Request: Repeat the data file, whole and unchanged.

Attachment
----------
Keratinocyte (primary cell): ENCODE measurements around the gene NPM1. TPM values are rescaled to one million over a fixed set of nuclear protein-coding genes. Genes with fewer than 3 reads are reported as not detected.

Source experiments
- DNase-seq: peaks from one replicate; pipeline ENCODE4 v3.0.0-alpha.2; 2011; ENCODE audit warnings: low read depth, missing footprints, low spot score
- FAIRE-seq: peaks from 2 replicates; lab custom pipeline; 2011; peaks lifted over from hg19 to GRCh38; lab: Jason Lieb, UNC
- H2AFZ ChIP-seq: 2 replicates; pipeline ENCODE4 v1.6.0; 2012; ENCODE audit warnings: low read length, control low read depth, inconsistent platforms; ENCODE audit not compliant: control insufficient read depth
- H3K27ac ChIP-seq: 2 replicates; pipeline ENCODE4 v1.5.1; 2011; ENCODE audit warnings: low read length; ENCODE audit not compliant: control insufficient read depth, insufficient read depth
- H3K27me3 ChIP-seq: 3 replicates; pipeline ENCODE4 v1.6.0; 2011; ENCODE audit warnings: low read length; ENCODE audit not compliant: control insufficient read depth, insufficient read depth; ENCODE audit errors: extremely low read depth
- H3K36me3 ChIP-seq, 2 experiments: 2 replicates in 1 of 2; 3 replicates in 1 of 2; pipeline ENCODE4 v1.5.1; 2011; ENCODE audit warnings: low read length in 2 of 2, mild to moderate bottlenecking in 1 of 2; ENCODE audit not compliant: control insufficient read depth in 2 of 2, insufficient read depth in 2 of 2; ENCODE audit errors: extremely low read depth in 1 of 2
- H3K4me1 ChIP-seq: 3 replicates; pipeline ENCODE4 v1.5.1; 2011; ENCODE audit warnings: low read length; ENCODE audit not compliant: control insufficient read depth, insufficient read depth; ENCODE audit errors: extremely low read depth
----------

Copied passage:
Keratinocyte (primary cell): ENCODE measurements around the gene NPM1. TPM values are rescaled to one million over a fixed set of nuclear protein-coding genes. Genes with fewer than 3 reads are reported as not detected.

Source experiments
- DNase-seq: peaks from one replicate; pipeline ENCODE4 v3.0.0-alpha.2; 2011; ENCODE audit warnings: low read depth, missing footprints, low spot score
- FAIRE-seq: peaks from 2 replicates; lab custom pipeline; 2011; peaks lifted over from hg19 to GRCh38; lab: Jason Lieb, UNC
- H2AFZ ChIP-seq: 2 replicates; pipeline ENCODE4 v1.6.0; 2012; ENCODE audit warnings: low read length, control low read depth, inconsistent platforms; ENCODE audit not compliant: control insufficient read depth
- H3K27ac ChIP-seq: 2 replicates; pipeline ENCODE4 v1.5.1; 2011; ENCODE audit warnings: low read length; ENCODE audit not compliant: control insufficient read depth, insufficient read depth
- H3K27me3 ChIP-seq: 3 replicates; pipeline ENCODE4 v1.6.0; 2011; ENCODE audit warnings: low read length; ENCODE audit not compliant: control insufficient read depth, insufficient read depth; ENCODE audit errors: extremely low read depth
- H3K36me3 ChIP-seq, 2 experiments: 2 replicates in 1 of 2; 3 replicates in 1 of 2; pipeline ENCODE4 v1.5.1; 2011; ENCODE audit warnings: low read length in 2 of 2, mild to moderate bottlenecking in 1 of 2; ENCODE audit not compliant: control insufficient read depth in 2 of 2, insufficient read depth in 2 of 2; ENCODE audit errors: extremely low read depth in 1 of 2
- H3K4me1 ChIP-seq: 3 replicates; pipeline ENCODE4 v1.5.1; 2011; ENCODE audit warnings: low read length; ENCODE audit not compliant: control insufficient read depth, insufficient read depth; ENCODE audit errors: extremely low read depth